Bud Light’s Nutrition Labels are Bad News for Craft Beer

Bud Light’s Nutrition Labels are Bad News for Craft Beer

November 8, 2019 100 By William Morgan


Bud Light has just announced that they’re going to put nutritional labels on their boxes.
It’s a move that directly targets craft beer.
The alcoholic beverage market in America is worth around $350 billion.
Craft Beer has grown steadily,
when big name companies have experienced declining sales.
In 2017, Craft Beer production volume and sales were both up five percent,
while over all beer production was down one percent,
and sales were down 1.2 percent.
Bud Light has tried to fight back.
Bud Light for everyone and one autumnal mead.
Is it malty in full body.
Because I like it malt.
I can’t believe this.
Recently Craft Beer sales have slowed and light beer sales have surged.
Michelob Ultra had the biggest gain for a beer brand in 2017,
with sales growing by 23.6 percent to $1.6 billion,
and there selling point 95 calories.
The top three selling beers in 2017 were all light.
Something that’s never happened before.
But Michelob Ultra success,
might be an indicator of the way beer drinkers are thinking about their beer.
It’s important because it edged out Budweiser.
A heavier beer that has been in the top three since 1997.
Another factor in the beer market is that as of last year,
the US Food and Drug Administration requires chains with
20 or more locations to publish calories in drinks as well as food.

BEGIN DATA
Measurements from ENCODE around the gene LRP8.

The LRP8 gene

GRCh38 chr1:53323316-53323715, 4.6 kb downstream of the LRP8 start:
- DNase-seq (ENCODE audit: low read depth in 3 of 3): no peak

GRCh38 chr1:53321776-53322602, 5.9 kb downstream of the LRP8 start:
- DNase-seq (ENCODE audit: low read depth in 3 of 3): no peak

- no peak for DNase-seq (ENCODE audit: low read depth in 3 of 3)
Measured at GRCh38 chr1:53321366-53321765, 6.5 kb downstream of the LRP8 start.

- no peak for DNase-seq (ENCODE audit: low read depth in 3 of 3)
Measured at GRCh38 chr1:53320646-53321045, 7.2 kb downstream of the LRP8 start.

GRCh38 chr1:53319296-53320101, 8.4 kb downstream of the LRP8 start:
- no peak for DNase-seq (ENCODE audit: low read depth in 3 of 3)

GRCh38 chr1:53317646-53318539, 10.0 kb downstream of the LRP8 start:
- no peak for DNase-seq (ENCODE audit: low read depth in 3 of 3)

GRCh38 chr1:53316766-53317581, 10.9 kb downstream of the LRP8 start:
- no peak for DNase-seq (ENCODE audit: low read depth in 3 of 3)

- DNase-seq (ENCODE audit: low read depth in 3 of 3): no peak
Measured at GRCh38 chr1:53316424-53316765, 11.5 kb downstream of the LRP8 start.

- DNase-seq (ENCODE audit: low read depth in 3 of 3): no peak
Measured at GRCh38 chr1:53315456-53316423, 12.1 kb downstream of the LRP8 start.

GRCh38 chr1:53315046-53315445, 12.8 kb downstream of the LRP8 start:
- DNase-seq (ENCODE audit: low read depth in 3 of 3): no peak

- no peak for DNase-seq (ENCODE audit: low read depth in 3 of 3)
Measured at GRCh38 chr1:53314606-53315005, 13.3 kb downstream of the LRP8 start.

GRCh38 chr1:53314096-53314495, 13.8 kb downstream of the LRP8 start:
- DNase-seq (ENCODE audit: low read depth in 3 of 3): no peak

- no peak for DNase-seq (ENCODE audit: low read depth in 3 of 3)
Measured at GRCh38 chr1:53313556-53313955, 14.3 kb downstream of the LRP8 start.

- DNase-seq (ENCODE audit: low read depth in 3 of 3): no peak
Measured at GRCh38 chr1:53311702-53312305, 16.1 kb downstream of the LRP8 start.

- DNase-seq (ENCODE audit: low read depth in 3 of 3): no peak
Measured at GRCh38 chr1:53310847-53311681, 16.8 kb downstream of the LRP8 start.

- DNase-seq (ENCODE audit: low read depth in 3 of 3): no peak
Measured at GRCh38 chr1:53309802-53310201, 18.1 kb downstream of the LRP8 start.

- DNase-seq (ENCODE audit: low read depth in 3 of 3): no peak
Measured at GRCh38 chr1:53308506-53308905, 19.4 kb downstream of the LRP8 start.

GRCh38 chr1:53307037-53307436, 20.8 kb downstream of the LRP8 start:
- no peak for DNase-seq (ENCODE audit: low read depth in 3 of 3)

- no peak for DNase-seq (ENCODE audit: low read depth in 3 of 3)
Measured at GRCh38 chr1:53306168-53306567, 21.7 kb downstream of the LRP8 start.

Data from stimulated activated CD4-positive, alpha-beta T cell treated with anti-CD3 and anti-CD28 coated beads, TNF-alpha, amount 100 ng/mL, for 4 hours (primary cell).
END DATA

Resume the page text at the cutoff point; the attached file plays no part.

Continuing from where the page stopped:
Bud Light is the first company to start placing
nutritional labels on their boxes as a result.
While other companies might shy away from calorie counts,
they are seizing the opportunity.
Bud Light’s 110 calories will be listed right next to more caloric craft beers.
While craft beers have been touted as more flavorful,
more alcoholic, and just more trendy.
They also have more calories than light beers.
Popular craft beer brewery Founders Brewing Company has stouts
ranging from 270 to 340 calories.
You could have three Bud Lights for the caloric intake of one heavier craft beer.
But craft breweries might have a possible answer to light beer craze, Golden Ale’s.
It’s been called the next big thing for years,
since there was a 62 percent increase in sales in 2015,
and a 41 percent increase in 2017.
An example of this is Firestone Walker’s 805, with 140 calories.
It was originally just a tap room test,
but now accounts for the majority of there sales.
They made an entirely new website just for this beer,
because it was marketed to such a wildly different consumer.
Firestone Walker’s head of marketing said,
“For a lot of folks who are drinking it,
they’re not craft beer fans.
We captured a whole new kind of consumer with it.”
The big 110 on Bud Light nutrition labels,
might be capitalizing on recent healthy eating,
and diet trends, but there’s also an overall surge in
popularity of light beers that might propel it even higher.
Not that Anheuser-Busch has to worry.
Over the past seven years,
they’ve purchased 10 craft breweries.
So, maybe the craft breweries have it right.
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